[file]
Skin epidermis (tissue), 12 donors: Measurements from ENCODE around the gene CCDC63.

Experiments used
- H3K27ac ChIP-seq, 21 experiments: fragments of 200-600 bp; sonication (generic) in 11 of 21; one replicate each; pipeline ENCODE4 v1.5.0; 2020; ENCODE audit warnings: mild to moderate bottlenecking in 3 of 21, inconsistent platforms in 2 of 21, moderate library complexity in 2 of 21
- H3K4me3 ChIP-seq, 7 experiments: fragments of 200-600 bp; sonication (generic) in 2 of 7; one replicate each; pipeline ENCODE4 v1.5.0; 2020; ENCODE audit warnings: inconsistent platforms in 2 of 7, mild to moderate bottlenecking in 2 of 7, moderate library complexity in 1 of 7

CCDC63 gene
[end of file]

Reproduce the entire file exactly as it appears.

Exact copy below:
Skin epidermis (tissue), 12 donors: Measurements from ENCODE around the gene CCDC63.

Experiments used
- H3K27ac ChIP-seq, 21 experiments: fragments of 200-600 bp; sonication (generic) in 11 of 21; one replicate each; pipeline ENCODE4 v1.5.0; 2020; ENCODE audit warnings: mild to moderate bottlenecking in 3 of 21, inconsistent platforms in 2 of 21, moderate library complexity in 2 of 21
- H3K4me3 ChIP-seq, 7 experiments: fragments of 200-600 bp; sonication (generic) in 2 of 7; one replicate each; pipeline ENCODE4 v1.5.0; 2020; ENCODE audit warnings: inconsistent platforms in 2 of 7, mild to moderate bottlenecking in 2 of 7, moderate library complexity in 1 of 7

CCDC63 gene